Welcome to the Mail’s Ask the Vet feature where readers can get there pet health questions answered.
The website feature sees resident veterinary expert Nigel Jacklin, from Ash Tree Veterinary Practice in Northampton Road, Harborough, answer your pet queries.
Here are this week’s questions answered.
Chris Prior asked: “One of our cats is excessively licking and biting his tummy and legs and is looking very bare in some places particularly his tummy. He does not have mites or fleas. He has had a course of antibiotics which have not helped. Is there a cream which we could apply to put him off biting and licking and would help with regrowth? I wondered about calamine lotion but do not want to do anything which would upset his insides.
Thanking you in anticipation.”
Nigel said: “Over-grooming in cats can be due to all sorts of reasons including skin irritation (secondary to various problems including fleas, allergies etc) and psychological issues.
“The hair loss may give the appearance of it being a primary skin problem but this is not always so. It is important that a full clinical examination is performed by the vet to try to ascertain the likely causes.
“In all cases good flea control is imperative. Anti-inflammatories may be appropriate for a primary skin problem whereas things to alleviate stress (such as a Feliway, which is a cat-friendly pheromone) may be effective for psychological causes.
“Care is required when using locally-applied products due to the tendency of cats to lick them off again. A full veterinary check-up is required to assess the situation.”
Mike Dooley asked: “Four months ago I got a healthy five-year-old neutered male from the Border Collie Trust. Inside the house and garden he is a lovely dog, friendly and obedient and seems to trust me completely. However, when we go out he becomes frantic and tries to attack cars. He is also very unsettled in a car. I can only let him off the lead in a large open area where I can check there are no people or dogs. I have tried using a Halti which he can get off, a choke-chain which he grabs with his teeth and may break a tooth, or a harness, but he sometimes moves so violently that he may pull me over and get free. I am experienced with Border collies as I have always had this breed over the last 40 years. What can I do to overcome his fears?”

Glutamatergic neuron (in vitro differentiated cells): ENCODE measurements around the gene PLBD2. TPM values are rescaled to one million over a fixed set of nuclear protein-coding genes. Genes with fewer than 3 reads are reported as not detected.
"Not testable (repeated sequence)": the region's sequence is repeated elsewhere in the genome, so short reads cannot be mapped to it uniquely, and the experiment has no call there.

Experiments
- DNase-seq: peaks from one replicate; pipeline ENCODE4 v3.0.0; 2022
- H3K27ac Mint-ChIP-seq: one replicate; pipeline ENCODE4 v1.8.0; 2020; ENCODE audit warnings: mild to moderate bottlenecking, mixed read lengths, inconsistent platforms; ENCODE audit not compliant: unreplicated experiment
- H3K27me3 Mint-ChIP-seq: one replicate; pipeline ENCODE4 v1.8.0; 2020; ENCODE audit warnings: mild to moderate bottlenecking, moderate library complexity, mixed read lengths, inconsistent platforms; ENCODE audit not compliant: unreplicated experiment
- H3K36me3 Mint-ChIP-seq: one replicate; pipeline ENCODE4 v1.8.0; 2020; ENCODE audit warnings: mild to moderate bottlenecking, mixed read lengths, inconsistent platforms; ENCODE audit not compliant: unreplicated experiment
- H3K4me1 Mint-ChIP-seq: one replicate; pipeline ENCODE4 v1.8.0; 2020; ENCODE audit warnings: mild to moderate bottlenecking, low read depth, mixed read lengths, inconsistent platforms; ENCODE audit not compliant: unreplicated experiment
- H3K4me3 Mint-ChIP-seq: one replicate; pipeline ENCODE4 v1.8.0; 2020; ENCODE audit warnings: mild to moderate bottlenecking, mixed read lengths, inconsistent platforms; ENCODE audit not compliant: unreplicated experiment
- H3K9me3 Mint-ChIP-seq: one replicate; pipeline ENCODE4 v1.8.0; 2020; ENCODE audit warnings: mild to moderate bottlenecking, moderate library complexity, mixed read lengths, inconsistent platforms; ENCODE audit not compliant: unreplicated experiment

Nigel said: “Dog behavioural problems can be a proverbial can of worms I’m afraid. Border Collies, as you know, are very intelligent dogs and if issues have persisted in a five-year-old dog then specialist behavioural therapy is recommended. It is helpful to have a veterinary check first to rule out any medical issues that may be underlying the problem. Assuming there are none, the general principals of positive re-enforcement and de-sensitisation to certain situations can be employed. We tend to refer dogs with behavioural issues to Wit’s End in Aylestone, Leicester, where they have the time & expertise to advise on such problems.”
Find out more at www.witsend4pets.co.uk.
Susan Moncton, writing all the way from New Brunswick in Canada, asked: “I have a miniature black lab/border collie mix. She will be three years old in June. She has the stinkiest breath in town. What can I do to cure this situation. Also, she is very hyper and jumps all over people when they come to the house. How can I stop this? I have tried spraying her but she just turns around and laps it up out of the air. Please help me before she gets hurt jumping on the wrong person.”
Nigel said: “Regarding your pet’s bad breath – I would recommend a veterinary check-up to assess the state of her teeth and skin around her lips as they are the most likely cause for the smell.
“The jumping-up-when-greeting behaviour is something that she has been allowed to learn while growing up. It is probably because she has not been actively taught to do anything different. Telling a dog not to do something is not as helpful as telling them what they are to do and rewarding them for it. One option is getting friends to come to the house with treats in their pockets and perhaps greeting them while on a lead and collar. Only when she sits nicely should she get their attention or a treat (which are both forms of ‘dog-currency’). I would suggest you contact some local dog-training classes.”
And Richard and Sue Langton asked: “Our dog Wilf has suddenly developed a trembling motion in one of his back legs - is this something to be worried about or is it merely due to old age?”
Nigel said: “Any (sudden) change is always worth a full veterinary check-up. As you suggest, it may be a degenerative problem associated with just getting older but may indicate the beginnings of another problem. It is not unusual for older dogs to have localised trembling at times. If the signs are continuing I think you should get Wilf checked over by a vet.”
Veterinary expert Nigel is an experienced vet in all aspects of pet health, with particular interests in orthopaedics and cardiology.
He has worked exclusively with pets since he qualified from Cambridge University nearly 20 years ago and has always practised in the East Midlands, with the last seven years spent at Ash Tree Vets.
He splits his time between Ash Tree’s main surgery in Market Harborough and the branch surgeries in Kibworth, Desborough and Rothwell.
Nigel (pictured, inset, with his pet dog Poppy) lives in the district with his two cats, Thomas and Lucy, his West Highland White terrier Poppy and not forgetting his wife and three children.
Whether your concern is your dog’s drinking habits or your cat’s coughing, Nigel will be on hand to give his first-class opinion.
The Mail will publish the best questions on our website www.harboroughmail.co.uk towards the end of each week and then pick the best questions each month for a newspaper column.
Nigel looks forward to hearing from you.